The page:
Institute for Global Health


UCL Network for Studying Networks

This network exists to bring together researchers and students from across UCL with an interest in network structures and how they affect phenomena across all fields of enquiry.

About us

Networks are found throughout the physical, biological and social world, but are often only seen when actively sought for. Networks are central to a full understanding of how the world is interdependent, and thus how action in one place can affect outcomes elsewhere. While all networks are similar in representing the connections between elements (places, people, websites, proteins), the nature of these connections and the implications of the structures they create vary greatly. The study of networks therefore requires certain core theories and tools which can be applied to many research fields.

This group exists to bring together academics and students from across multiple academic faculties to share their experience of using networks as a lens through which to study their area of enquiry. It aims to share theories and methods for collecting and analysing network data, as well as experiences of how to overcome the difficulties of managing the complexity that viewing the world as a network can bring.

Get involved

Join our Networks Teams site to receive updates on upcoming in-person and hybrid events relating to networks at UCL, as well as the opportunity to interact online with colleagues, share resources and learn from one-another. The Teams site also contains relevant course listings and brief biographies of members.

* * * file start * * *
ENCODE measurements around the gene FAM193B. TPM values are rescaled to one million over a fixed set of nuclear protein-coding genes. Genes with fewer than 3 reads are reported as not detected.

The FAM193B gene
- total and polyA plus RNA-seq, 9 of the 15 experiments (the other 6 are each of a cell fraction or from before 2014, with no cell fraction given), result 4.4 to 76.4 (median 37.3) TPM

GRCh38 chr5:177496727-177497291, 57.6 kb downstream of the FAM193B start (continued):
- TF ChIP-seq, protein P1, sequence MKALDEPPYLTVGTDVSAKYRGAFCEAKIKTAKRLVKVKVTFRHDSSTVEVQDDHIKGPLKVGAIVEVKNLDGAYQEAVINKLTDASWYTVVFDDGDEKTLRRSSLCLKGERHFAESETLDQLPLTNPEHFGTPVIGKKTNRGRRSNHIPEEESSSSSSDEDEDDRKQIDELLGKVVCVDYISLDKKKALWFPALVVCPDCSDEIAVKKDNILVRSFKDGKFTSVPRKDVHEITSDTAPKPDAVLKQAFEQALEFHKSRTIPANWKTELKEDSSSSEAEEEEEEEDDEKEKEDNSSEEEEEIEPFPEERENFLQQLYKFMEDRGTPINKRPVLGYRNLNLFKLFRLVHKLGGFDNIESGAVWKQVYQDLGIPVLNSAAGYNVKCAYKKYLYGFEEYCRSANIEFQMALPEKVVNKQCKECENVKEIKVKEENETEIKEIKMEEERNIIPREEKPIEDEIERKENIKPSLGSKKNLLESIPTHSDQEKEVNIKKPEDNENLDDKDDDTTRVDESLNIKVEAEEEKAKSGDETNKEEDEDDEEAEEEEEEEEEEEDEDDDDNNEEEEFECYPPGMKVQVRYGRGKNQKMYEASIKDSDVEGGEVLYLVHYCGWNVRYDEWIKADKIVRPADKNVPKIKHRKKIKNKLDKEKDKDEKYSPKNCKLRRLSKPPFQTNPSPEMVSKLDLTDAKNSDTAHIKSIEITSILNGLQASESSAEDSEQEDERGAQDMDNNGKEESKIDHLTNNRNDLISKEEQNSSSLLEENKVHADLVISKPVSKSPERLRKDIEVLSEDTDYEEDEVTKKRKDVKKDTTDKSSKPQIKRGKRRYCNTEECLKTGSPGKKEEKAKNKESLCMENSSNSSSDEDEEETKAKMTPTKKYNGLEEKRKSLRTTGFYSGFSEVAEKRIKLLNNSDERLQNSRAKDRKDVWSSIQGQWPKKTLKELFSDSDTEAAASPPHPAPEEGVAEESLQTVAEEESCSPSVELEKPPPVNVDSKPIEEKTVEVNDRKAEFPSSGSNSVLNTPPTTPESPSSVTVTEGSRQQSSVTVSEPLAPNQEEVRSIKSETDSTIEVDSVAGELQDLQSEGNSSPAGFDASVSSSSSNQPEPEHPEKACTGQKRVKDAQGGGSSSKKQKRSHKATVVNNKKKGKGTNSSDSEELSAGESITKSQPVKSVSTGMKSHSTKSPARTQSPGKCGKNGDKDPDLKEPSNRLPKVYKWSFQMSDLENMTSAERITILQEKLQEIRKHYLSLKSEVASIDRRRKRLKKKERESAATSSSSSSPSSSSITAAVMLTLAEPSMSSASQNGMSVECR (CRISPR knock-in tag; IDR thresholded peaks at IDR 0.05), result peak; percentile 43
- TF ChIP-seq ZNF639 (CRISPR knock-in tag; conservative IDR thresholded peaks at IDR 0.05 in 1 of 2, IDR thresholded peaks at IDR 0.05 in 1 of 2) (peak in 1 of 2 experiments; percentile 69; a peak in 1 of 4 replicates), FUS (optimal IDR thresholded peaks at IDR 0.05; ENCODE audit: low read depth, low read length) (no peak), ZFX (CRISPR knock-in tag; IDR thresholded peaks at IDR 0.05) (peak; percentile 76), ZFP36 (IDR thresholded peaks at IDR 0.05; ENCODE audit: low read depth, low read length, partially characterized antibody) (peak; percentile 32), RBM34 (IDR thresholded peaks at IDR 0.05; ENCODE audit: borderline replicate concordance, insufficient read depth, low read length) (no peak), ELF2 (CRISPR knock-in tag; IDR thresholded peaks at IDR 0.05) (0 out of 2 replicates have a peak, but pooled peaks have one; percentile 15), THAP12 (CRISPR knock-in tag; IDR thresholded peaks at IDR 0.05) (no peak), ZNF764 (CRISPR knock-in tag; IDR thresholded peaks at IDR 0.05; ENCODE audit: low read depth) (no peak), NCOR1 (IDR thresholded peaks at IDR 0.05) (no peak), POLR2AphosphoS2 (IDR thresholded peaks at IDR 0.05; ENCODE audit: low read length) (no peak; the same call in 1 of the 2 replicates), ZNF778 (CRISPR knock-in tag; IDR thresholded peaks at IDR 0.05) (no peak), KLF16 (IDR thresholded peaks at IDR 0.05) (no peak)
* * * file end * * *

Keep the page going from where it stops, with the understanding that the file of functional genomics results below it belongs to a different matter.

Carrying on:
Please note you must be a UCL researcher or student to sign-up as this is an internal network.

Join the network's TEAMS site

Meet our network co-leads

Guy Harling
Dr Guy Harling is an Associate Professor in the Institute for Global Health and faculty member at the Africa Health Research Institute in South Africa. He measures and analyses social networks to understand how they pattern human health and how they can be leveraged to improve health.

Emily Emmott
Dr Emily Emmott is a Lecturer in the Department of Anthropology. She is a human behavioural ecologist working on how cooperative childrearing and social support affect the wellbeing of children and families.


Upcoming events

We aim to hold in-person or hybrid events at least once per term. UCL affiliated individuals can join our Teams site to receive regular updates on these events.

Past events

  • November 2023. Rapid-fire research talks. Presenters from Global Health, Anthropology and Computer Science gave 10-minute presentations on how they use networks in their research, followed by a Q&A.